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Fear of Credit Problems Cost 800,000 Lost Sales During First Quarter

Qualified shoppers steering clear of showrooms

by on Apr.16, 2009

There's more money for car loans out there than many buyers realize, says a new report indicating up to 800,000 potential sales were lost during the first quarter of 2009.

There's more money for car loans out there than many buyers realize, says a new report indicating up to 800,000 potential sales were lost during the first quarter of 2009.

As many as 800,000 new car buyers steered clear of showrooms, during the first quarter fearing they’d be turned down for a loan, reveals a new report.

There’s little doubt that a lack of credit is hurting the overall American economy, and car sales, in particular.  But just the fear of credit problems could keep the automotive market depressed, even after lenders loosen up, says CNW Research, in its Retail Automotive Summary.

As much as a quarter of those who could have qualified for a car loan, even under the stricter guidelines enacted during the credit crunch, believe they couldn’t get financing and have steered clear of the market, CNW research found.  That comes to anywhere between 400,000 and 800,000 lost sales.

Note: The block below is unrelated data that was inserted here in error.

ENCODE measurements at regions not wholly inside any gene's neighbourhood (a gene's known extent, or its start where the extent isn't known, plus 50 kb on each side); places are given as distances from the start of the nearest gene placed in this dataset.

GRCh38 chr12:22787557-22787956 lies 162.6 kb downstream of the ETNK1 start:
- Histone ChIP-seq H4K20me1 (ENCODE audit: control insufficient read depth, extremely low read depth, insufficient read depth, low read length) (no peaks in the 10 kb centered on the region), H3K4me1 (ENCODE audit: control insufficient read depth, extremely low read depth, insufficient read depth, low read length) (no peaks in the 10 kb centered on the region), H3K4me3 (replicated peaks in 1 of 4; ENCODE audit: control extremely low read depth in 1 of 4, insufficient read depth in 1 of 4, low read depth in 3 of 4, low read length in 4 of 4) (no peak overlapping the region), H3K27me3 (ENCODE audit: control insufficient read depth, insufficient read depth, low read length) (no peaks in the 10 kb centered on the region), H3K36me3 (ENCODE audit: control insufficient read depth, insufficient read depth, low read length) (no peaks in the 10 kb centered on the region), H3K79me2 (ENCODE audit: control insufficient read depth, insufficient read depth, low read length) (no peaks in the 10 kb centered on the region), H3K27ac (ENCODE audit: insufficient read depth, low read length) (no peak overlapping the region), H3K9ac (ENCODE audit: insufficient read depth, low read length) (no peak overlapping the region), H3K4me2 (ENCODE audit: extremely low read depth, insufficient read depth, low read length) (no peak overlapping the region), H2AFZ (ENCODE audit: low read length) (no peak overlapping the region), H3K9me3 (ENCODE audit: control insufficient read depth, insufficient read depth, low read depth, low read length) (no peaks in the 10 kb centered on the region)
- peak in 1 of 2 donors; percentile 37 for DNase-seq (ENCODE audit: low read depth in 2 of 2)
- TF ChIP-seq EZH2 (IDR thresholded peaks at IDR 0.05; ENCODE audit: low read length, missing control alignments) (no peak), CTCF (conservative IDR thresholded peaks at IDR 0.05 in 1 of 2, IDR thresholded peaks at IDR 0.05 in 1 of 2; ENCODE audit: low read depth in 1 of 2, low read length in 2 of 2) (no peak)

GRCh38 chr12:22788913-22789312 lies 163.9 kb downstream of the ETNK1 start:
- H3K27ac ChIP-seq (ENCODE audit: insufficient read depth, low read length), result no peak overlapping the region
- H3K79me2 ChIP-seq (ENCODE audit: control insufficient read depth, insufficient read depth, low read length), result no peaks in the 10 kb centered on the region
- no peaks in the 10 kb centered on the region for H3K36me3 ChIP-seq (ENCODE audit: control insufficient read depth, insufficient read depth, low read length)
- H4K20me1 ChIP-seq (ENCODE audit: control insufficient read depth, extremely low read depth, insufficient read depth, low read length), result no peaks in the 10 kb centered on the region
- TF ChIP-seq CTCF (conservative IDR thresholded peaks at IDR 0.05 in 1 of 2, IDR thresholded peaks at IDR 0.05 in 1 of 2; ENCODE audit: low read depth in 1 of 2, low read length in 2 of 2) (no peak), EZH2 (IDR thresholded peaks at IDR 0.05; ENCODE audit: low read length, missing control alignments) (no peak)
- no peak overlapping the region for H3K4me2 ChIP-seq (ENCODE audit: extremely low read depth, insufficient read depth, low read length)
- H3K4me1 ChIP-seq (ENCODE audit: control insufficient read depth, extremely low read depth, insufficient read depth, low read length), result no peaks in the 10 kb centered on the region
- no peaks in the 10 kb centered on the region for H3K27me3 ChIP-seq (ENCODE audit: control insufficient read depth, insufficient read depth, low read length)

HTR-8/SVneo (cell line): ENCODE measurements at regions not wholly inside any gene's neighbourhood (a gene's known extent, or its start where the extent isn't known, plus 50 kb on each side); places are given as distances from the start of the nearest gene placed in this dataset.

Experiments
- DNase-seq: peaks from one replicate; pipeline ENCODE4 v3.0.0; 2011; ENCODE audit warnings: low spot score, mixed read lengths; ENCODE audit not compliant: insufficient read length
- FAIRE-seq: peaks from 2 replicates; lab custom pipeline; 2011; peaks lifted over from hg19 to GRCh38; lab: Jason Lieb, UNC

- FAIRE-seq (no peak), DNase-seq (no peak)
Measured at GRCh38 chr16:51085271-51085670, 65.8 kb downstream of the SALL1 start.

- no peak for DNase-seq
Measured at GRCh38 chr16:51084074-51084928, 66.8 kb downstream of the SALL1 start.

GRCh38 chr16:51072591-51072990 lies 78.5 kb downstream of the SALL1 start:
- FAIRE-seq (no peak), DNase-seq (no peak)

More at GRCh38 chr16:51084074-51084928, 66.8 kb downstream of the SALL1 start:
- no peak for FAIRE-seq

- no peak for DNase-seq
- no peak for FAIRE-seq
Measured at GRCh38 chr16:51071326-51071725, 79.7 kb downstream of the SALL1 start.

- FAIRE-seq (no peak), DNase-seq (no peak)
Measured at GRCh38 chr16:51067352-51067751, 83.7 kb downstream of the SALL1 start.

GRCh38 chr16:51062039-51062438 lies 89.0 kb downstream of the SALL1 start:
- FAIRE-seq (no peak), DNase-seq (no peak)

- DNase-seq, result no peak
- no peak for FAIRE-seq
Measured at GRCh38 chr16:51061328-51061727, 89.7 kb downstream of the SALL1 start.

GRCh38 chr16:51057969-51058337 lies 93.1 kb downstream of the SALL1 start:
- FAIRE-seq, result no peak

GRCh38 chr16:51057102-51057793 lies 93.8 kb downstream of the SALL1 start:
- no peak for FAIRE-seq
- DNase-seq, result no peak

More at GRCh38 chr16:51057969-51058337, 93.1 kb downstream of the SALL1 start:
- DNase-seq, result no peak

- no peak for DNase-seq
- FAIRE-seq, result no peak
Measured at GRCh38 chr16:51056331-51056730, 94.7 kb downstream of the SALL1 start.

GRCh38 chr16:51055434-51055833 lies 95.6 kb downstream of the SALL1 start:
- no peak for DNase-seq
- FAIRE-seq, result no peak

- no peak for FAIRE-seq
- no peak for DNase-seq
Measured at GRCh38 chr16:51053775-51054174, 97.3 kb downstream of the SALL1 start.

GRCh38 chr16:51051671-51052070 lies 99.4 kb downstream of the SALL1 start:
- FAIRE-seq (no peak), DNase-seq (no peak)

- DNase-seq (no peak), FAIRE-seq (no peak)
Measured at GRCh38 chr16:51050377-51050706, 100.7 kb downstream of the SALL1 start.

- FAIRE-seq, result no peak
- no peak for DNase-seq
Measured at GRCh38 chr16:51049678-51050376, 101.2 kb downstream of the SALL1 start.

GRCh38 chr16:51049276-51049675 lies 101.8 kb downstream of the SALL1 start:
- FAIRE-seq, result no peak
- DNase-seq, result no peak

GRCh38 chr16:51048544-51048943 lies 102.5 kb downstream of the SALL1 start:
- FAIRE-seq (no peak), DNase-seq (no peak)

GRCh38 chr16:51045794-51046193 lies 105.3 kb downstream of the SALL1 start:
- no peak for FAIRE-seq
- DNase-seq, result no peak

Considering the average new vehicle now costs $27,500, that works out to as much as $20 billion in lost revenues.  And based on recent market shares, that would translate into perhaps as much as $4 billion for General Motors alone, a figure that would have helped, though likely not have averted, the company’s current financial crisis.

“There are always new-car intenders who believe they can’t get an auto loan and thus drop out of the market before completing an application,” explained CNW director Art Spinella.  “But the lack of proactive loan offers in the past year caused a goodly number to simply not ask.”

Complicating the auto sales crisis even further, CNW calculated that a minimum 200,000 more potential buyers were shut out of the market during the first quarter of 2009 by “tight-fisted banks and other lending institutions” that may have gone even beyond the requirements of current, tightened lending rules.

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